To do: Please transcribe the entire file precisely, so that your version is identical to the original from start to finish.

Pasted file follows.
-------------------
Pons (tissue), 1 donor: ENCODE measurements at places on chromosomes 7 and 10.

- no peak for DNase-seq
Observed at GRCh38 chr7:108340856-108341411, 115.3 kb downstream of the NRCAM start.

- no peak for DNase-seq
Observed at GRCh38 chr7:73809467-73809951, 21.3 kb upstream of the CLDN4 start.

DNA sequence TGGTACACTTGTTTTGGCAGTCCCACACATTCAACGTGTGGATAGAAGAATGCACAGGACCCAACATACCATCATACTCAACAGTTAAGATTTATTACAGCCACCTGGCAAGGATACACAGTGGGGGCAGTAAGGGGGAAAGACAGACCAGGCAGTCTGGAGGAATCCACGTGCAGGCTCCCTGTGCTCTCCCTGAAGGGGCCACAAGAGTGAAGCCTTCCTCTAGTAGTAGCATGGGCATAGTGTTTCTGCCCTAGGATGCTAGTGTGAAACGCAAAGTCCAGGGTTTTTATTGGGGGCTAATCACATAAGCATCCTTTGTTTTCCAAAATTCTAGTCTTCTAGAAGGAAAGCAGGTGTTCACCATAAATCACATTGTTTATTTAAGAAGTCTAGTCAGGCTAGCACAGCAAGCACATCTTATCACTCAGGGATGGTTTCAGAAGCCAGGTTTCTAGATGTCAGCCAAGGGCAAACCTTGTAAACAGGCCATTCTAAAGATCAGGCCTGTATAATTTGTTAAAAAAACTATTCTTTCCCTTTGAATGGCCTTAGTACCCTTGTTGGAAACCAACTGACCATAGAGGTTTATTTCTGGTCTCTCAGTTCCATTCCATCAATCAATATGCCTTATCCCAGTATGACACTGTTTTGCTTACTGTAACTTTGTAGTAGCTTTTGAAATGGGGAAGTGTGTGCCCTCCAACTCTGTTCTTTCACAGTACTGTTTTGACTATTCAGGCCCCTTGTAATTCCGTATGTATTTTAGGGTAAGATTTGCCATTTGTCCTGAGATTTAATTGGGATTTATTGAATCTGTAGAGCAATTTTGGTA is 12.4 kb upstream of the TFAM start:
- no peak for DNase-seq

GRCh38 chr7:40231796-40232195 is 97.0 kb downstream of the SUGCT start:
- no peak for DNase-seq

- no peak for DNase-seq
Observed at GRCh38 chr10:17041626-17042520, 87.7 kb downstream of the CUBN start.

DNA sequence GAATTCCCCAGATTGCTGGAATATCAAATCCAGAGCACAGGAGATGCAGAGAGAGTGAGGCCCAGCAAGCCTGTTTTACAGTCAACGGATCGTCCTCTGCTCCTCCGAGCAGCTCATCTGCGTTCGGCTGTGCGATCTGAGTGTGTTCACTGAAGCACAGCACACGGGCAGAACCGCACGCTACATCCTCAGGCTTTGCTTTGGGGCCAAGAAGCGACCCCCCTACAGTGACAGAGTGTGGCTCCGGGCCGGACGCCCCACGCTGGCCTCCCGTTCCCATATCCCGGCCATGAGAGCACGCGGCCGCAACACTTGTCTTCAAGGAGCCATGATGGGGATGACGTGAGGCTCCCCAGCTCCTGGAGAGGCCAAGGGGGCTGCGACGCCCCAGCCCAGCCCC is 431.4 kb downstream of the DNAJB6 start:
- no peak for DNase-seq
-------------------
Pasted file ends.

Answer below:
Pons (tissue), 1 donor: ENCODE measurements at places on chromosomes 7 and 10.

- no peak for DNase-seq
Observed at GRCh38 chr7:108340856-108341411, 115.3 kb downstream of the NRCAM start.

- no peak for DNase-seq
Observed at GRCh38 chr7:73809467-73809951, 21.3 kb upstream of the CLDN4 start.

DNA sequence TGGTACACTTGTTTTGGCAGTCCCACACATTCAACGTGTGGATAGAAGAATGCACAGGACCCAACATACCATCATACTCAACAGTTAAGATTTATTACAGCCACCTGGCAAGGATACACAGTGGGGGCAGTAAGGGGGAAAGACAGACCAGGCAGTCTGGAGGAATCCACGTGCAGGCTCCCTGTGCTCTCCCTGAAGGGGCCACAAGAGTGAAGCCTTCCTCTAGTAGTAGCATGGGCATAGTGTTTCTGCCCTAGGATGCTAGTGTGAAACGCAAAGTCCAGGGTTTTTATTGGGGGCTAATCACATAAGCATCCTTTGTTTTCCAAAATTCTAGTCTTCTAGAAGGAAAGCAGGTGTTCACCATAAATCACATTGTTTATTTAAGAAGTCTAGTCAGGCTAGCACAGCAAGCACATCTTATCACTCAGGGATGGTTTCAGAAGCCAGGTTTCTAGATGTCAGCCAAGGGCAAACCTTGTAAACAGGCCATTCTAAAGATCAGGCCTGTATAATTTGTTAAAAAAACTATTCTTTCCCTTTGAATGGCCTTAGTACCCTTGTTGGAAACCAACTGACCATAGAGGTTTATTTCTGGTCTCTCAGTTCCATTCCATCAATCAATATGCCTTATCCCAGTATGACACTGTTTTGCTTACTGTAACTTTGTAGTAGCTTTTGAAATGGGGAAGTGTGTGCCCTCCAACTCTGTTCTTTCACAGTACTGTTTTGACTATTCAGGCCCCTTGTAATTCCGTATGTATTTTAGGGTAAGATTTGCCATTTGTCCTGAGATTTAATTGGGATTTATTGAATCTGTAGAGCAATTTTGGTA is 12.4 kb upstream of the TFAM start:
- no peak for DNase-seq

GRCh38 chr7:40231796-40232195 is 97.0 kb downstream of the SUGCT start:
- no peak for DNase-seq

- no peak for DNase-seq
Observed at GRCh38 chr10:17041626-17042520, 87.7 kb downstream of the CUBN start.

DNA sequence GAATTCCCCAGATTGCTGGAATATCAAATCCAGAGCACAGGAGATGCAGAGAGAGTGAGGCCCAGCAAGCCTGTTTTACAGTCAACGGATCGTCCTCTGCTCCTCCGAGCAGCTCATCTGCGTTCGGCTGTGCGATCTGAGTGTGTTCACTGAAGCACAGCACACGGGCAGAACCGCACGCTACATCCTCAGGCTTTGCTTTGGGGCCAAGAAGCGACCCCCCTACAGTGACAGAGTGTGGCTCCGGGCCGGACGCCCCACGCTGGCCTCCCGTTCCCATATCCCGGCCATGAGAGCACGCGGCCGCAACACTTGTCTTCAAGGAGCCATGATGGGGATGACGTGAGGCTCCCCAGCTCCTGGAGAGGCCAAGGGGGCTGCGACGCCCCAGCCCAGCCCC is 431.4 kb downstream of the DNAJB6 start:
- no peak for DNase-seq